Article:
Adding style-loader

But now, go back to webpack.config.js and, before css-loader, add style-loader:

42 lines webpack.config.js
... lines 1 - 3
module.exports = {
... lines 5 - 13
module: {
rules: [
... lines 16 - 25
{
test: /\.css$/,
use: [
'style-loader',
'css-loader',
]
}
]
},
... lines 35 - 40
};

Remember how I said you can have multiple loaders? In this case, we're using css-loader and style-loader. When you activate loaders with the inline syntax we saw earlier, you read the loaders from right to left. Here, it's similar: read the loaders from bottom to top.

So, this says: when we require a file ending in .css, first send its contents through css-loader - which converts it to that JavaScript object - and then send that through style-loader.

And what does style-loader do? Let's find out! Go back to your watch tab and restart webpack:

./node_modules/.bin/webpack --watch

Ok, find your browser and refresh.

What!? It works! Our CSS is back... even though we don't have a link tag on the page! The console logs an empty value.

But if you inspect the page and look in the head tag, there's a surprise: a new style element with all our CSS. Yep! the style-loader's job is to package the CSS inside login.js, along with some extra JavaScript that injects that CSS onto the page in a style tag. It's incredible.

But, it does have one downside. Refresh and watch closely: the page is ugly for just a moment, before the JavaScript loads. Then, it looks fine. But, for production, that's a problem. Yep, style-loader is a development-only tool. But, I promise to show you a proper, great solution for production later.

For now, celebrate! We can require CSS from our JavaScript! We are truly creating self-contained JavaScript apps.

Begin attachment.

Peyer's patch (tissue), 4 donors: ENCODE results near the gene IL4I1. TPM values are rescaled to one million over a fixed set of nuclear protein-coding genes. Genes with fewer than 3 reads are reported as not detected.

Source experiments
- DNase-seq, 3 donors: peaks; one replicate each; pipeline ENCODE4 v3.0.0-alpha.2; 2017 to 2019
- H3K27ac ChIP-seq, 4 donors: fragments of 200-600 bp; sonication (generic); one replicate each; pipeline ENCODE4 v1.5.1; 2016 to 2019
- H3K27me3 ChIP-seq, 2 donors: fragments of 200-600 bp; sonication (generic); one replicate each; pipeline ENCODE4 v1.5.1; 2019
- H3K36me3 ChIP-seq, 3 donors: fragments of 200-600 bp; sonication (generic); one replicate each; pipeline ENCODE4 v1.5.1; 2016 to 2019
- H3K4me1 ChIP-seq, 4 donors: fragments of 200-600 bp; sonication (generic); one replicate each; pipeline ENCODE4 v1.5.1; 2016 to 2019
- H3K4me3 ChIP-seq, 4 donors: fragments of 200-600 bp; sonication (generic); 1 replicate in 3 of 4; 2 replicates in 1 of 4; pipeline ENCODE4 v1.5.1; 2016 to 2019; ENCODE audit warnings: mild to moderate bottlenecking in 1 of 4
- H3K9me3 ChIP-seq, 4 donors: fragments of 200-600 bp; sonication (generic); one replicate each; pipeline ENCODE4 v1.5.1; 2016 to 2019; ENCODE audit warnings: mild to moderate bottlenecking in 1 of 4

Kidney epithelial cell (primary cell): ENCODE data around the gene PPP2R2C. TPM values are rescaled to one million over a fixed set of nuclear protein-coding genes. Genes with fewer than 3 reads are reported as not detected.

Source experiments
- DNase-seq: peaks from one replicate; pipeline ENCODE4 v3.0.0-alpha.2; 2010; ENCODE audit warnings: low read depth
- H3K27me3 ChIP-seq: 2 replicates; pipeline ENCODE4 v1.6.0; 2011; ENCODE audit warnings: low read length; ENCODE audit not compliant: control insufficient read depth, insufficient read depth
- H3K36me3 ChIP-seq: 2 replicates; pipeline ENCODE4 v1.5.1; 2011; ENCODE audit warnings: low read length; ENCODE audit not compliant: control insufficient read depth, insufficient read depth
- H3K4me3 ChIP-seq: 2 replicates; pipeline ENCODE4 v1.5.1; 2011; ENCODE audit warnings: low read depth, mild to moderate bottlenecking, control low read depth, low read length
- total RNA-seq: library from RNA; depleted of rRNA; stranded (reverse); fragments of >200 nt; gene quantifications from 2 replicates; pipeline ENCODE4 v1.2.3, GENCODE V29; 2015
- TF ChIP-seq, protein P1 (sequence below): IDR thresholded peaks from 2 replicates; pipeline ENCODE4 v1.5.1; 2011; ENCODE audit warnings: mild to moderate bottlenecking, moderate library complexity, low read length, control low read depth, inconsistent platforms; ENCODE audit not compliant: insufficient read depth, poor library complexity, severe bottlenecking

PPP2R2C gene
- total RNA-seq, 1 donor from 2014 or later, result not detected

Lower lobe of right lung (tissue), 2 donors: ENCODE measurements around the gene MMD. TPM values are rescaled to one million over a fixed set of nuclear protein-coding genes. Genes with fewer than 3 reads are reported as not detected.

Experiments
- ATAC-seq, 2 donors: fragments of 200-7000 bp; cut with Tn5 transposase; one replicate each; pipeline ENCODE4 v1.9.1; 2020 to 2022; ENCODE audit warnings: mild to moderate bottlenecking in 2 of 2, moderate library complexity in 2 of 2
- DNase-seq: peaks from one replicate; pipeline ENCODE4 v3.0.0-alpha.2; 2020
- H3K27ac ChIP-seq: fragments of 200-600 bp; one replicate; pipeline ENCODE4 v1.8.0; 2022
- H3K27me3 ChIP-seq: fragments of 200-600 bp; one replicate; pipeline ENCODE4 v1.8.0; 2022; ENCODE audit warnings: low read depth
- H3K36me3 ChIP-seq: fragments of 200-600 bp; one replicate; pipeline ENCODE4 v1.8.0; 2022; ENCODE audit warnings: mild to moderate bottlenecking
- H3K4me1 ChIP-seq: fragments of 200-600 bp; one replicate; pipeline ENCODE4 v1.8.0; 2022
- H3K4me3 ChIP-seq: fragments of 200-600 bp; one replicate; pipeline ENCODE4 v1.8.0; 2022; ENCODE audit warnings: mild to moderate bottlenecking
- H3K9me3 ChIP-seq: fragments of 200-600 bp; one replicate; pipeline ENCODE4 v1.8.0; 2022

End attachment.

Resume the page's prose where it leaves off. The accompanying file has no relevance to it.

Requiring CSS from node_modules

Remove console.log and the const css = part:

24 lines web/assets/js/login.js
... lines 1 - 3
require('../css/login.css');
... lines 5 - 24

Let's require one more CSS file right now. Open RepLogApp.js. This uses sweetalert2, which itself needs a CSS File:

216 lines web/assets/js/Components/RepLogApp.js
... lines 1 - 4
const swal = require('sweetalert2');
... lines 6 - 216

In app/Resources/views/lift/index.html.twig, we manually added a link tag for that:

59 lines app/Resources/views/lift/index.html.twig
... lines 1 - 47
{% block stylesheets %}
... lines 49 - 50
<link rel="stylesheet" href="https://cdn.jsdelivr.net/sweetalert2/6.6.0/sweetalert2.min.css" />
{% endblock %}
... lines 53 - 59

Get rid of it!

Go back to RepLogApp. Hmm, this is a little bit more interesting. We know how to import the SweetAlert JavaScript: require('sweetalert2'). But, what about the CSS file? Did yarn even download a CSS file when it installed SweetAlert?

Open up node_modules/ and go all the way down to find sweetalert2/. Inside, there is a dist/ directory and - awesome! It has a sweetalert2.css file. How can we require it? With require('sweetalert2/dist/sweetalert2.css'):

217 lines web/assets/js/Components/RepLogApp.js
... lines 1 - 4
const swal = require('sweetalert2');
require('sweetalert2/dist/sweetalert2.css');
... lines 7 - 217

I'll talk more soon about requiring files in this way, but, it should make sense: look in the sweetalert2 directory and then go require dist/sweetalert2.css.

Go back to the "Lift Stuff" main page, and hit delete. I love it. I just love it.

Let's keep going and require CSS across our entire app! When we do, we're going to find a few surprises.